Fifty years after MLK’s death, the civil rights movement has become a revenue stream for event planners

I don’t know if it is still done, but I remember watching some movie filmed in black and white where in one scene there was an attractive white girl walking around with a box strapped in front of her containing cigarette cartons. She would use her voice, smile, and good looks to charm the men in the room into buying a cancer stick or two. From a consumer perspective this type of traction creation for marketing and selling product is standard operation.  I see it when good looking women are pictured on magazine covers laying on the top of race cars. I see it at conferences when the best looking bartenders are placed behind the cash bar. I see it when a pretty face women is placed at the receptionist desk of an office or at the registration table of an event.

An event planner realizes that her staff responsible for connecting with clients must be able to create a level of trust and comfort such that the client pays attention to what the event’s sponsors are selling. The sponsors want event planners to weave the sponsors’ products into an event’s theme creating exposure of the product’s benefits to the prospective consumer. The greater the exposure to the product, the greater the likelihood of a sale in the short or immediate term.

In politics, political messages are the products pushed through partisan politics channels. Those messages ask tax payers to vote for a particular candidate or support some policy. Today’s post Martin Luther King civil rights movement has become an event planning channel for partisan messages from the left. Some of the “event planners” are familiar to some of you: the NAACP, the National Urban League, the National Action Network, the National Rainbow Coalition. Others have emerged over the past decade such as Color of Change and Black Lives Matter. Their business model is simple. Led by a bunch of college educated black elites, they invite people from the black masses to participate in forums, panel discussions, parades, etc., where they can discuss issues impacting the “black community.” During these forums they intertwine the messages of the progressive left and then close with calls to action, including during an election season, a call for blacks to vote for liberals.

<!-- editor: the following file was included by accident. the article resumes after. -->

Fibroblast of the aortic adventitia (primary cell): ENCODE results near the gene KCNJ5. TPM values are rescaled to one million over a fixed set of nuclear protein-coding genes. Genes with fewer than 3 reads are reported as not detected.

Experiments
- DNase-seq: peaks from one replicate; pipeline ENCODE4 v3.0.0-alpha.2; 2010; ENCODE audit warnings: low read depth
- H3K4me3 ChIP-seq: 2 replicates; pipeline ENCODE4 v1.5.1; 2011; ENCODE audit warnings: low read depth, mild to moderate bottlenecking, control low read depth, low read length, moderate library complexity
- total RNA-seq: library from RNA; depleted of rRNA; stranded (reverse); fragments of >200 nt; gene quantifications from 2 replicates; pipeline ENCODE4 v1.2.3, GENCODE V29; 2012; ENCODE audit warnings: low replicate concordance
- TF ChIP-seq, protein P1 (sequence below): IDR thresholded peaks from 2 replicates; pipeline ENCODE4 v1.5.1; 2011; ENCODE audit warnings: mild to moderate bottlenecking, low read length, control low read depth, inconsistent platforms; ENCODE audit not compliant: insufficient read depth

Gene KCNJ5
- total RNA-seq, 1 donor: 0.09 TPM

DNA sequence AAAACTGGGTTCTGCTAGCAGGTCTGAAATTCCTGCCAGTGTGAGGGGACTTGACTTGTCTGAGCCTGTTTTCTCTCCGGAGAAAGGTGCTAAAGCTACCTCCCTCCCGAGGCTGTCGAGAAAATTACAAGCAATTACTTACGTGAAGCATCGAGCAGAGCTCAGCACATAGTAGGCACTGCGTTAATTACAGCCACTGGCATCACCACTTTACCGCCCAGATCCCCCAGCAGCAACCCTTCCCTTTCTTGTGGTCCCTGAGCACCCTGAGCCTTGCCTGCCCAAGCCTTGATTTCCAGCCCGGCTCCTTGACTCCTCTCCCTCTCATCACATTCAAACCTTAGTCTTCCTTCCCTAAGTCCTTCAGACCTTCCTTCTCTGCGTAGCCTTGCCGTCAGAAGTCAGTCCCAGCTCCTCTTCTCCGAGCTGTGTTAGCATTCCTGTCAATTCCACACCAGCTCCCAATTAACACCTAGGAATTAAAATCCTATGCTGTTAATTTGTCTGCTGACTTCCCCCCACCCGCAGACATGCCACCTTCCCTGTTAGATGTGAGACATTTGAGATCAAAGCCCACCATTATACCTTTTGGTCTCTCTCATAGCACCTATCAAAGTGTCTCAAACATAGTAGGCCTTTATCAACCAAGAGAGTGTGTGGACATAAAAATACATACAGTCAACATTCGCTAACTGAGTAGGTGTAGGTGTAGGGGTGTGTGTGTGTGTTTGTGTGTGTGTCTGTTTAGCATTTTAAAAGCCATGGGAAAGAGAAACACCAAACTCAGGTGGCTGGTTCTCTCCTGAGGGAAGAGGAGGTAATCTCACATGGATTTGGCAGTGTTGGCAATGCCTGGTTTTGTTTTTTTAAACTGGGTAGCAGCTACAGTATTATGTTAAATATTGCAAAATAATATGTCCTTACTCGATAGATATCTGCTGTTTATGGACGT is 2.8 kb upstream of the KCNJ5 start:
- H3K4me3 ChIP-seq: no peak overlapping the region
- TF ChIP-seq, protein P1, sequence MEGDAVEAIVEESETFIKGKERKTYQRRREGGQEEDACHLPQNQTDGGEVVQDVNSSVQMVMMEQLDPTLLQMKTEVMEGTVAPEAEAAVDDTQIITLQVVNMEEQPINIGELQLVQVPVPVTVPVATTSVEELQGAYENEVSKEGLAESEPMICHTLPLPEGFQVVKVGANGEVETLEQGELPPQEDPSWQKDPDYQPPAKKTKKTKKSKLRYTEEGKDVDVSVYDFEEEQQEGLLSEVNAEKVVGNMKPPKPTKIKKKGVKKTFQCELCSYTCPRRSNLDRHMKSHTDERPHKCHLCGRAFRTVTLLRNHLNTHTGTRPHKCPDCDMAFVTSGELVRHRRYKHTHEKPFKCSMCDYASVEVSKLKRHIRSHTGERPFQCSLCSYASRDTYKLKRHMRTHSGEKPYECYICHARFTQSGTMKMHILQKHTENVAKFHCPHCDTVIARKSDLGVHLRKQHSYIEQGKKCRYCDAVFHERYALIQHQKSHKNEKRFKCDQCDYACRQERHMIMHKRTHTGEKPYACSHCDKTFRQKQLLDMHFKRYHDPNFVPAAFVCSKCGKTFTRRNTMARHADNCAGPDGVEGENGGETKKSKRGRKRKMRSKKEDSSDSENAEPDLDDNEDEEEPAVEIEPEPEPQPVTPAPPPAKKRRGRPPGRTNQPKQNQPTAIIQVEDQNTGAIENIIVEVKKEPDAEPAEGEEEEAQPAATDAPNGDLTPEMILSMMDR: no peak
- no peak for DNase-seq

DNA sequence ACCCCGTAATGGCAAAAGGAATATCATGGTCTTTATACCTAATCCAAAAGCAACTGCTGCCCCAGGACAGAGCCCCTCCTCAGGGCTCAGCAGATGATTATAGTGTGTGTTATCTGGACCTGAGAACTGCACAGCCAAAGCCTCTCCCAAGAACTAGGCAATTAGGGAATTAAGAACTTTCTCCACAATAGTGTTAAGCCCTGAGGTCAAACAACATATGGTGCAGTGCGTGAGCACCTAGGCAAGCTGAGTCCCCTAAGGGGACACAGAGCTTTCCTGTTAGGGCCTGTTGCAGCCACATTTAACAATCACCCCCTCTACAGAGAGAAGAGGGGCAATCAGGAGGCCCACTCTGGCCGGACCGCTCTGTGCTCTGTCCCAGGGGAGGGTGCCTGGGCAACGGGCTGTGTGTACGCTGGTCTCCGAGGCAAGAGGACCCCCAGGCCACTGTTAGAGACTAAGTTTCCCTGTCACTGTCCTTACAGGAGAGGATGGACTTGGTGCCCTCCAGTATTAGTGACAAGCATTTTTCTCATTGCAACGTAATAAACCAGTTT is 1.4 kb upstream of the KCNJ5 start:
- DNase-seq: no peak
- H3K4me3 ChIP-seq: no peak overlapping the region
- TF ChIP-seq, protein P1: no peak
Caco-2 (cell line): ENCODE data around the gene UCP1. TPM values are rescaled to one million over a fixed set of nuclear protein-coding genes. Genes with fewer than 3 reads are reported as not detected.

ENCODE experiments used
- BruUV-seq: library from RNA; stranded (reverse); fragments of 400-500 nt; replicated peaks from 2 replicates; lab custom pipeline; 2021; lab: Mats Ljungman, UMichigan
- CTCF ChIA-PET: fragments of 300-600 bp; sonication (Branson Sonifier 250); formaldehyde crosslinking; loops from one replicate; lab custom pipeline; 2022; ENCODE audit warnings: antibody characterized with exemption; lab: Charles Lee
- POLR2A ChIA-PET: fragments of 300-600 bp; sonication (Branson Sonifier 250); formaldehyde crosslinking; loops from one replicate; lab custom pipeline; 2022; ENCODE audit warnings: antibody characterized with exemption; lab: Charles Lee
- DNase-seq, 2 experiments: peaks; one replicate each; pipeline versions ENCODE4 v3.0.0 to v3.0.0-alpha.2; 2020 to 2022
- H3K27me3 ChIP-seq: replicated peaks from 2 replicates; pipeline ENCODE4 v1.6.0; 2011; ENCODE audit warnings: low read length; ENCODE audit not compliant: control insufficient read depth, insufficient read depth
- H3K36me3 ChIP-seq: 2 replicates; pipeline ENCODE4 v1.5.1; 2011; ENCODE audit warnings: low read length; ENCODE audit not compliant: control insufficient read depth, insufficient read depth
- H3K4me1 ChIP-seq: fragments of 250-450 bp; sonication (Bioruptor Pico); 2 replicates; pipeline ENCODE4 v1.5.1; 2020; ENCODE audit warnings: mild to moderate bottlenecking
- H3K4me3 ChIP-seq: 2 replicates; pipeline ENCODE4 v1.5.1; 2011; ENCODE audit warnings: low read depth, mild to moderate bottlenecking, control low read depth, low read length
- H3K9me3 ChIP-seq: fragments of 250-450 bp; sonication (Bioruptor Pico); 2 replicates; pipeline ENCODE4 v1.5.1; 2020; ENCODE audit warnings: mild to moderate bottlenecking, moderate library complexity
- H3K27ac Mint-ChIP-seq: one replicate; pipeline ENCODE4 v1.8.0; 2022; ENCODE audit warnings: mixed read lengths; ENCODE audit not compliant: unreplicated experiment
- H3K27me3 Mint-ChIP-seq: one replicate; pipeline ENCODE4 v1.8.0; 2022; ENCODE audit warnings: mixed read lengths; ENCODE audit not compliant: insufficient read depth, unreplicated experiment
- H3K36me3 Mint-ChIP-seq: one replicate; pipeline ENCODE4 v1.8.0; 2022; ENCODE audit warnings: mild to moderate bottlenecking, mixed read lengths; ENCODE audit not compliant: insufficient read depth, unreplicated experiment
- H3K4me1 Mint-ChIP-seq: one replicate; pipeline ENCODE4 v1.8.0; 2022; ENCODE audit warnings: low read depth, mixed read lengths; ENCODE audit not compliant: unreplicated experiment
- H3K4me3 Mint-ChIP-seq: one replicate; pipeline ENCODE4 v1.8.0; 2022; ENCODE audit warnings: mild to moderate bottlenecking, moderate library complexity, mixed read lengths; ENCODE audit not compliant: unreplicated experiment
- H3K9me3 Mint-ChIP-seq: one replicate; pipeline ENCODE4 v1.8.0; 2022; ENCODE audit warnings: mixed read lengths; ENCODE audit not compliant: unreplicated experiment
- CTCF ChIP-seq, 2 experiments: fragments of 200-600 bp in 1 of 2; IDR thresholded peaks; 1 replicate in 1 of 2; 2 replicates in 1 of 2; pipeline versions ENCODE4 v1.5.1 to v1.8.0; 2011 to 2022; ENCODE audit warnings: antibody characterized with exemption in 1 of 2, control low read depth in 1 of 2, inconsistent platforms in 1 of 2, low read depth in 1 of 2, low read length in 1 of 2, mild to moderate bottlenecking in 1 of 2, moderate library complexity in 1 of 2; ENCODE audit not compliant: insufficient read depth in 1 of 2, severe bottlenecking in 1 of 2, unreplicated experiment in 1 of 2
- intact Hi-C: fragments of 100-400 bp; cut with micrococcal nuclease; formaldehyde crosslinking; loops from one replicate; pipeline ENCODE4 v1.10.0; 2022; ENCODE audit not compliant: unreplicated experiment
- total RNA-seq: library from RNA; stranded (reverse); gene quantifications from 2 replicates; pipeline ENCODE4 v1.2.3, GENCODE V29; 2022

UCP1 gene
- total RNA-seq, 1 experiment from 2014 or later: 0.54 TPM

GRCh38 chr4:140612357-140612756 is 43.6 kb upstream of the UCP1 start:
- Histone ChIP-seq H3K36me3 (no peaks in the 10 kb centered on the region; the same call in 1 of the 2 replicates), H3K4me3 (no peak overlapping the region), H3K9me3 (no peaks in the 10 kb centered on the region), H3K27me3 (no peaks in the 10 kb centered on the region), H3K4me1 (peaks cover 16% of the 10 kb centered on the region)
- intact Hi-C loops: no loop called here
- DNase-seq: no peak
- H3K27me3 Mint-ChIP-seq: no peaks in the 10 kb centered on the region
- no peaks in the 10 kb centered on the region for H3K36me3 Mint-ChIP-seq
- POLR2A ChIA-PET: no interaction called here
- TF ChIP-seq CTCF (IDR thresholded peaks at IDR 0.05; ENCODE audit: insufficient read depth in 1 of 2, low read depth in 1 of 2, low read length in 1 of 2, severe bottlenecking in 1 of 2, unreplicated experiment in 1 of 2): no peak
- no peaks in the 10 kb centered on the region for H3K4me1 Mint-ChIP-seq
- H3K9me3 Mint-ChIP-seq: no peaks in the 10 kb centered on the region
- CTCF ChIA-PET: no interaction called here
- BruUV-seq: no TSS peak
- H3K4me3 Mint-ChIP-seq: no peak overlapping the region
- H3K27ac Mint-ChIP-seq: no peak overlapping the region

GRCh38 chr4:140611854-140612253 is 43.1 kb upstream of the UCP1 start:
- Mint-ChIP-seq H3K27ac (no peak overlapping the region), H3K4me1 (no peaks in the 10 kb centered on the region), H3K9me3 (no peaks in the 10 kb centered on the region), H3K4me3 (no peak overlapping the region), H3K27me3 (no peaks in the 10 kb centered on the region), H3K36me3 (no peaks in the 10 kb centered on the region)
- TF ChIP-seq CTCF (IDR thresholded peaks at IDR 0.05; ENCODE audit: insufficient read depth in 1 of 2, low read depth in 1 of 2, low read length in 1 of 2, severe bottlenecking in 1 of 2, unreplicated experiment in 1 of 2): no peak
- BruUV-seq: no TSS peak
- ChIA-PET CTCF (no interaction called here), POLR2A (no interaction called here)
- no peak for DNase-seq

During Dr King’s time, civil rights leaders exchanged information and inspiration in their church meetings. Other than planting a bug in a church (I wouldn’t be surprised if the FBI did this often), you couldn’t “hack” these meetings unless you convinced civil rights leaders that it was important for you, especially as a non-white, to attend. Contrary to the images you saw on “Mississippi Burning”, of helpless blacks dependent on the white man to get him through, black Americans were very resourceful in addressing and pressing their grievances on their own.

Today they have been convinced that a “go it alone” approach is not feasible. By relying less on their own resources, blacks have opened themselves up the carpet bagging of liberals who have sold them on a new corporate model where the black civil rights movement is underwritten by the Democratic Party and other progressive groups. There is a price to pay for the underwriting. The price is a dilution of message.

Now civil rights has extended to groups that quite frankly don’t need civil rights attention or protection: white women, other ethnic groups, and the LGBTQ communities. Black Americans have been pushed so far down to the bottom of the civil rights ladder that they are a fossilized movement, compressed by the weight of all the other communities that have managed to get ahead of them that today, just like the fossils of dead dinosaurs and mammals, they are fueling the civil and human rights campaigns of everyone else.

Martin Luther King’s death removed any last viability of a movement that was moving its focus toward economic empowerment. The movement opted to go the route of political empowerment, falling for its glamour and surface glitz. That power has traditionally been urban based, but as whites return to core cities and old black neighborhoods gentrify, that power is quickly eroding. Fifty years after his death, all the black civil rights movement may have going for it is putting another event on a calendar.

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